Limit concurrent function executions using Go channels

This article will explain how to limit concurrent function execution using Go channels. I worked on a Go service that executes another program inside its HTTP request handler. The program that is executed uses a lot of CPU usage and memory usage since it works with photos and videos so I had to limit how many of them could be running at the same time.

Luckily, Go channels come very handy in situations like these. We will also add timeout support so that our waiting goroutines don’t block indefinitely. Buffered Go channels will be needed to develop this so let’s remember what they are.

Buffered Go channels

Buffered channels can hold a limited number of values (determined by the buffer size), and will only block the sending goroutine when the buffer is full. This can allow for some additional concurrency, but requires careful consideration to avoid deadlocks and other synchronization issues.

Buffered channels are an ideal solution for what we are going to build in this article.

Limiting concurrent function execution

We start by creating a new package called limiter and we define a data structure for Limiter type. We will provide a limit and a timeout when creating a Limiter and the data structure will hold that timeout and a buffered channel created with provided limit.

Translated to code we can write something like this:

type Limiter struct {
	timeout time.Duration
	ch      chan struct{}

func NewLimiter(limit int, timeout time.Duration) *Limiter {
	return &Limiter{
		timeout: timeout,
		ch:      make(chan struct{}, limit),

We now need to define how a Limiter type will be used. I thought that it would be the best if we could pass a function that takes no arguments and returns no values to the limiter. If the buffer of a buffered channel is not full then the passed function will be executed. If the buffer is full then the caller will wait for a timeout that was defined when Limiter was created. If a slot is freed then the function will be executed and if time for timeout passes an error will be returned.

The buffered channel is created with the type of an empty struct. Empty structs are useful for signaling where data is not important because their memory footprint is 0. You can find more on empty structs reading this great article.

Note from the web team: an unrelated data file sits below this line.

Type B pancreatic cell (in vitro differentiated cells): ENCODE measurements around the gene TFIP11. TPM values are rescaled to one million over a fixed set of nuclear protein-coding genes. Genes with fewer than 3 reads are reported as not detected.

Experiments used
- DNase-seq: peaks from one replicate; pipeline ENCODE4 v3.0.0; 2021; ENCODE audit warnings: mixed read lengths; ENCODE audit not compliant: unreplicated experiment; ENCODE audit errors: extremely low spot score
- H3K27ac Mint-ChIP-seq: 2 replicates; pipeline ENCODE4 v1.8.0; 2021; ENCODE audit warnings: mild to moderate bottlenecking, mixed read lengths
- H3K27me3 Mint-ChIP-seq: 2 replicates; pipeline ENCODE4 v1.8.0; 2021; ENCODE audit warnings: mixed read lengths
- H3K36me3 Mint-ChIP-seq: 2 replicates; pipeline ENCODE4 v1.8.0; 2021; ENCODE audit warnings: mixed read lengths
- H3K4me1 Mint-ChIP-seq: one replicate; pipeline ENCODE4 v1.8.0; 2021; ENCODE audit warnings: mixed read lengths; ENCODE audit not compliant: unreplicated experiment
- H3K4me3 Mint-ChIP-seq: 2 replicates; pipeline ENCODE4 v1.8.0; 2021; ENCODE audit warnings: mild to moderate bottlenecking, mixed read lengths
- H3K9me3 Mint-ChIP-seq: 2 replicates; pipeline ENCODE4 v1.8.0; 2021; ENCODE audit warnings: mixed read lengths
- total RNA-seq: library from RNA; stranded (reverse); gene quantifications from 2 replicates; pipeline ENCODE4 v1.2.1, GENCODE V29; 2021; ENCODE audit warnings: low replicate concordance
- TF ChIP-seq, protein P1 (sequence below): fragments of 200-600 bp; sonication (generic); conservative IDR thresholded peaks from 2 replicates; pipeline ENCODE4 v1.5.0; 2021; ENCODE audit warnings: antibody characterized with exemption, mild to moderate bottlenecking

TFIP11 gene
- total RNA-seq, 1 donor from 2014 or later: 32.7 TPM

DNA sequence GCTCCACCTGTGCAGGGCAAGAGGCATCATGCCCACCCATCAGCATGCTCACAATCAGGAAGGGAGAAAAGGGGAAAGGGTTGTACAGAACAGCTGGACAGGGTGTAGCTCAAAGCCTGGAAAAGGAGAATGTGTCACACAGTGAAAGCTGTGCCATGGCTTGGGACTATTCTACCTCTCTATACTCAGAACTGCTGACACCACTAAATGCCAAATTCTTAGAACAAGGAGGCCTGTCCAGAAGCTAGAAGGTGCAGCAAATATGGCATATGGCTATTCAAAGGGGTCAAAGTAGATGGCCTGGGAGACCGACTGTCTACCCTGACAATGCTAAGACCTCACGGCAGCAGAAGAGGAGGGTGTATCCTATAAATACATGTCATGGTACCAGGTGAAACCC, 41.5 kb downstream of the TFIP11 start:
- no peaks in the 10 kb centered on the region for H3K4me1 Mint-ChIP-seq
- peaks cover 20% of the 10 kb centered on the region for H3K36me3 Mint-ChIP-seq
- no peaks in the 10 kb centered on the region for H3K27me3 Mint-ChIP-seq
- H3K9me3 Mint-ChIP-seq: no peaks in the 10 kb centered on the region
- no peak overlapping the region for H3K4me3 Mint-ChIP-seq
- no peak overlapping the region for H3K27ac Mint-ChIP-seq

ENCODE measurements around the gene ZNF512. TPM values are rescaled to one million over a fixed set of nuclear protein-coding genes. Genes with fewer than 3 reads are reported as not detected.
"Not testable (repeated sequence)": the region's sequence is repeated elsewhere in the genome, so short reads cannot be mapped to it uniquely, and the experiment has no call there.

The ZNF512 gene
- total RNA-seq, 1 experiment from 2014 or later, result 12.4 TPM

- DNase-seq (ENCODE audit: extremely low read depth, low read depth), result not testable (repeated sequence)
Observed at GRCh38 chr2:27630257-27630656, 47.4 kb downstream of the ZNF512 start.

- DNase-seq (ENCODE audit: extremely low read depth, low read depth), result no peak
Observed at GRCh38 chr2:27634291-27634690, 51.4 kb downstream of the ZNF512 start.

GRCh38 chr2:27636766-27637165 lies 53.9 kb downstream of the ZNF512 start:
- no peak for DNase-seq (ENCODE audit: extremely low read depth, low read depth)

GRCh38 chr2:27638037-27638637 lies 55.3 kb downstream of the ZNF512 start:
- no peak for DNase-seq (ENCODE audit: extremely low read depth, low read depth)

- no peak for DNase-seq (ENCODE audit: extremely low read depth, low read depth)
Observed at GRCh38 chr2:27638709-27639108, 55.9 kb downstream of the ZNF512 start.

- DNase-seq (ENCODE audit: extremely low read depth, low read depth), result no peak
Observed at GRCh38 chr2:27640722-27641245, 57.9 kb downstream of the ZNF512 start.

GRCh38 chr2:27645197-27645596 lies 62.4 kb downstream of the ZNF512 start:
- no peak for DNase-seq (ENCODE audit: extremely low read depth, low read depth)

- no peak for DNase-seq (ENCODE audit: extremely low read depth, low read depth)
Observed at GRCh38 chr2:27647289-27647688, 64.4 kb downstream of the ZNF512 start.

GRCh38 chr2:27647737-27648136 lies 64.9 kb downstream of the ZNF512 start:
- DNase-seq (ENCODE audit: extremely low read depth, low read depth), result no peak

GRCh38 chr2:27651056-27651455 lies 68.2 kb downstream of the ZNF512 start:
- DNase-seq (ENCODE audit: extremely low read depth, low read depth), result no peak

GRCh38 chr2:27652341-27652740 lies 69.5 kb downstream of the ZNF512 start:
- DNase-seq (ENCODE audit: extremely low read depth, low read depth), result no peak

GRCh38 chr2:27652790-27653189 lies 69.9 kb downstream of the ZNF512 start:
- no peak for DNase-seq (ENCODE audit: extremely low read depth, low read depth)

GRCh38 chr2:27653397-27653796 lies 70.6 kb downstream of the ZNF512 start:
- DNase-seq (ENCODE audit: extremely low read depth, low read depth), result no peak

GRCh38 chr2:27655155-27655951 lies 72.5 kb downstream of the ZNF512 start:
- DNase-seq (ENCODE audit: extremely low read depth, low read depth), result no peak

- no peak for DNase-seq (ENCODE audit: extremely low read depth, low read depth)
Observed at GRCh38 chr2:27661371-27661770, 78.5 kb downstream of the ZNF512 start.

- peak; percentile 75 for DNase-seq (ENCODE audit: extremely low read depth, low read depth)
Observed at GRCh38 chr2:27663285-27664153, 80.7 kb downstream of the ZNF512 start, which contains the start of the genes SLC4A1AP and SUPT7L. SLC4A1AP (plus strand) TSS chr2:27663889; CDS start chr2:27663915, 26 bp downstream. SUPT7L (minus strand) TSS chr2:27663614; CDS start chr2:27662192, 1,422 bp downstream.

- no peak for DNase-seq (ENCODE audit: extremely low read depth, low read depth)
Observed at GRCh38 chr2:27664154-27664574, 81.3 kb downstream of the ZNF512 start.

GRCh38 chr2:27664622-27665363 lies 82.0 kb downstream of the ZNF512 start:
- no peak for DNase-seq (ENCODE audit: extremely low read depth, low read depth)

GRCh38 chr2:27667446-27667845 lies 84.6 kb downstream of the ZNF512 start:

We can see the definition of Execute function in the code below.

func (l *Limiter) Execute(f func()) error {
	select {
	case <- struct{}{}:
		// Added execution for running...
	case <-time.After(l.timeout):
		return errors.New("execution timed out")

	// On exit, remove this execution from limit channel
	defer func() {


	return nil

Execute function first tries to insert the empty struct into the buffered channel. If the channel is not full, the select statement will continue and the provided function will be executed. But, if the channel is full the select statement will wait and two things can happen. The buffered channel will be emptied below its capacity and we will execute the provided function. If the amount of time passes as defined in the timeout value of the limiter the select statement will enter the case where it returns the error. In that case, function will not be executed. Before invoking the provided function we add a function with defer statement that will be executed when Execute completes. This function will that the buffered channel is being emptied.

This is all for limiter, a struct that can limit function calls. I would also like to point that in a select statement you can define custom time intervals using channels like in the example code above. This can be very useful to check some things periodically or to do timeouts like in this example.

Here is an example on how to use the structure that we’ve defined:

// 1. Define the limiter
l := limiter.NewLimiter(5, 20*time.Second)

// 2. Somewhere in your code you can add a function for execution	
l.Execute(func() {
	// Processing..

If you want to see the entire file I’ve created a gist on GitHub so you can visit this link or copy the code from the GitHub embed below.

Thank you for reading this article and I hope that it helped you to solve your problem or learn something new.

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